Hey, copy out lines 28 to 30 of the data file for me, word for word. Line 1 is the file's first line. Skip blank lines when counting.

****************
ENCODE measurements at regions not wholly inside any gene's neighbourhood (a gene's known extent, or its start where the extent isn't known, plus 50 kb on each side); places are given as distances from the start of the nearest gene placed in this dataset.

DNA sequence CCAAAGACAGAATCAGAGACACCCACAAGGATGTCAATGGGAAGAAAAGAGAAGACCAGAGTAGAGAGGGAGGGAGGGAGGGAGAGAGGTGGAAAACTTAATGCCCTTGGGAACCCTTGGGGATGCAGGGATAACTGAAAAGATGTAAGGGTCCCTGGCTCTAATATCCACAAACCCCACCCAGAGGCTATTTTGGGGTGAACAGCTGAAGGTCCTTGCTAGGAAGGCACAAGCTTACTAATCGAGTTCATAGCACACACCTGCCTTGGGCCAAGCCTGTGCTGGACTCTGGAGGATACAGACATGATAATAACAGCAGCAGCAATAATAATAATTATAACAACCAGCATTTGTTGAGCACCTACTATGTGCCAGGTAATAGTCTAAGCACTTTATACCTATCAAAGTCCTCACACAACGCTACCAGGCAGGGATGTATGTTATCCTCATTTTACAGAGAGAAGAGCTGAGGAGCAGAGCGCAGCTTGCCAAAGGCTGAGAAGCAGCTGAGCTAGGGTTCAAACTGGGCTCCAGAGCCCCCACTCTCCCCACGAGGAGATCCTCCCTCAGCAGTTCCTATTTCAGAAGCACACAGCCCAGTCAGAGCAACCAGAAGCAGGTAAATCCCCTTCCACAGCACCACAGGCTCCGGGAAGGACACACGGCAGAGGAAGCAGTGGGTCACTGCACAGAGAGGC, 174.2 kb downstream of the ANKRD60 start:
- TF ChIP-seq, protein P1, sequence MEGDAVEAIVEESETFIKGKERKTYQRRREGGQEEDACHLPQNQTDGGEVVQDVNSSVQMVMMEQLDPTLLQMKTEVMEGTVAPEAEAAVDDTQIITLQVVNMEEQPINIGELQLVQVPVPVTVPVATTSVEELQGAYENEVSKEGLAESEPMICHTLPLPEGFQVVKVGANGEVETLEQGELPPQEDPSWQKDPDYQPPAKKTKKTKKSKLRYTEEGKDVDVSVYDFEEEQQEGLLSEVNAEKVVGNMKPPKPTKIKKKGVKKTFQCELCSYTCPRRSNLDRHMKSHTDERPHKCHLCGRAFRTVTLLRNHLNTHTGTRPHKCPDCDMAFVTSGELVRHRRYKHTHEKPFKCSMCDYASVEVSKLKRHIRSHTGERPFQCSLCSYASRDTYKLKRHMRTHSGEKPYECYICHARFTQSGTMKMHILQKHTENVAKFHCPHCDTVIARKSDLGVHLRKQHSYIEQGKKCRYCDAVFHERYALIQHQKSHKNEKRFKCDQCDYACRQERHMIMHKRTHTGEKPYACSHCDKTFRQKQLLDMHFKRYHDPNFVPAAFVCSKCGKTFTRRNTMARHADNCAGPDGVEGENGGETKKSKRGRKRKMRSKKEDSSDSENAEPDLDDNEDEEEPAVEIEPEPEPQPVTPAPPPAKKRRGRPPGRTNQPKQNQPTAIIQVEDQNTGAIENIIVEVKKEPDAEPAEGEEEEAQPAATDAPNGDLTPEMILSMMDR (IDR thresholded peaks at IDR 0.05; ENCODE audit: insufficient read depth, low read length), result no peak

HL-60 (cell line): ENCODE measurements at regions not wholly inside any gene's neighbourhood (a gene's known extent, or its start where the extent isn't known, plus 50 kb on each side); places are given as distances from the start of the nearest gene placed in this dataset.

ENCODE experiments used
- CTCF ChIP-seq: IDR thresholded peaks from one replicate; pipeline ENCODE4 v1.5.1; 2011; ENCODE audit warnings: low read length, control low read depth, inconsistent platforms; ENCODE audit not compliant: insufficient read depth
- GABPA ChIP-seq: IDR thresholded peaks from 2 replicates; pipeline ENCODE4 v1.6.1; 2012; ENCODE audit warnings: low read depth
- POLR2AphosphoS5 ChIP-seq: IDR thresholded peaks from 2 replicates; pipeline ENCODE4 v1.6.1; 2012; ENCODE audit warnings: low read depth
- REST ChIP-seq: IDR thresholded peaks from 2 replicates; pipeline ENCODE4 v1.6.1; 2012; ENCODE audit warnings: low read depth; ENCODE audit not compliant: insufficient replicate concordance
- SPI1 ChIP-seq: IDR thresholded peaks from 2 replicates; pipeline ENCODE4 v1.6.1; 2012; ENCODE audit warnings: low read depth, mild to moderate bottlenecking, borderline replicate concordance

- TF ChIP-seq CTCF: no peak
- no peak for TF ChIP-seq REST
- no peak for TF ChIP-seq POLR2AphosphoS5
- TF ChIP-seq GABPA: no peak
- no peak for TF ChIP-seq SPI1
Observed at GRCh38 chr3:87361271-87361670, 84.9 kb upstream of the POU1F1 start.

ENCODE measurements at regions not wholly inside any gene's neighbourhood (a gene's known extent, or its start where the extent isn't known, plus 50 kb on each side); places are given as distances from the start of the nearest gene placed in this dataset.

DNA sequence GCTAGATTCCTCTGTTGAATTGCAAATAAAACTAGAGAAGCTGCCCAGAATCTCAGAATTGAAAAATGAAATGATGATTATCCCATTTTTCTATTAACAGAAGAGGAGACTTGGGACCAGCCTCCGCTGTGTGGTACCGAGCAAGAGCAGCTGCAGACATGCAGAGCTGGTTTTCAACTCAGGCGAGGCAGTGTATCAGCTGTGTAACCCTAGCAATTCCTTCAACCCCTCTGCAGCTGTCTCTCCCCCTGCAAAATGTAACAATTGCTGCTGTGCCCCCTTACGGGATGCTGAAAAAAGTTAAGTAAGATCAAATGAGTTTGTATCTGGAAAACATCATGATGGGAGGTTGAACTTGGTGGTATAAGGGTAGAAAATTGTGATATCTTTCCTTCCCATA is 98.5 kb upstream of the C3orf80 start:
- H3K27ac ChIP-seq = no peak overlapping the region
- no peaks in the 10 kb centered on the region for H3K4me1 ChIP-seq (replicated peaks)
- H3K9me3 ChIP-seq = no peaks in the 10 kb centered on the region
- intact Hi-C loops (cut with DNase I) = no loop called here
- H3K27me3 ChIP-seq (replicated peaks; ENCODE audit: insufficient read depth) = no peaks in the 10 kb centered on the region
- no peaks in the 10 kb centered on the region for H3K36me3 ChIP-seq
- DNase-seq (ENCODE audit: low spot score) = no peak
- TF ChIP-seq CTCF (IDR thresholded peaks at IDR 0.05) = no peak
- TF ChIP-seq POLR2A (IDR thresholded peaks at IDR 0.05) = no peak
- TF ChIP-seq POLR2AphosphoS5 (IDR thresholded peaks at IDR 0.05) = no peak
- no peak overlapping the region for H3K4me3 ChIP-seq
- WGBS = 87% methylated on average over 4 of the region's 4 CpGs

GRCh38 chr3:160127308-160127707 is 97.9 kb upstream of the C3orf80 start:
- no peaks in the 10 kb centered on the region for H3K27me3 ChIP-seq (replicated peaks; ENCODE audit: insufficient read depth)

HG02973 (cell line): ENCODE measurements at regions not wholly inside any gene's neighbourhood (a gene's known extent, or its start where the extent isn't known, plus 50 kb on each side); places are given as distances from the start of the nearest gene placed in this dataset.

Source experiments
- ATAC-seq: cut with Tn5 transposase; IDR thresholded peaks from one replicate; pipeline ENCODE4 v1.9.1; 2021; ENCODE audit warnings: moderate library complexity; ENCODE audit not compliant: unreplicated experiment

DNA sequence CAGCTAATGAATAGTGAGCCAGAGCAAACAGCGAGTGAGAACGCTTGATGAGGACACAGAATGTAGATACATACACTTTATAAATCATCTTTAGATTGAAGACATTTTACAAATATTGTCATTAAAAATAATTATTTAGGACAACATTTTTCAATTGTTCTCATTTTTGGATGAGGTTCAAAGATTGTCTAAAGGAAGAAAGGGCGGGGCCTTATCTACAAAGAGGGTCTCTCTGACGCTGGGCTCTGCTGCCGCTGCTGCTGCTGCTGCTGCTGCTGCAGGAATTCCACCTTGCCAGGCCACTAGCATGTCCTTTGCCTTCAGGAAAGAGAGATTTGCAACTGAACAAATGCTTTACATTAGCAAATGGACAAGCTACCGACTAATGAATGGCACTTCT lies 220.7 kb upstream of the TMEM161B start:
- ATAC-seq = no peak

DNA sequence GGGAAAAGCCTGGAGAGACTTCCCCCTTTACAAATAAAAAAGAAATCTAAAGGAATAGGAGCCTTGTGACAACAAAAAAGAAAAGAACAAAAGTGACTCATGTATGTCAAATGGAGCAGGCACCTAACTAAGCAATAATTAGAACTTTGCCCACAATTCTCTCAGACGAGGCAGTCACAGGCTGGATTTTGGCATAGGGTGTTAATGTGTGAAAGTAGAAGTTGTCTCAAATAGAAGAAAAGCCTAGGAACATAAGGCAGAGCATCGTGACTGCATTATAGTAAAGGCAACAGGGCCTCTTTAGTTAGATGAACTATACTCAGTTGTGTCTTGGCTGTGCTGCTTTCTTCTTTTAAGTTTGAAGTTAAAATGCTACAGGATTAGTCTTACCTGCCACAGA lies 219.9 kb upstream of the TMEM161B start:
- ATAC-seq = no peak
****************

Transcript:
- TF ChIP-seq POLR2AphosphoS5 (IDR thresholded peaks at IDR 0.05) = no peak
- no peak overlapping the region for H3K4me3 ChIP-seq
- WGBS = 87% methylated on average over 4 of the region's 4 CpGs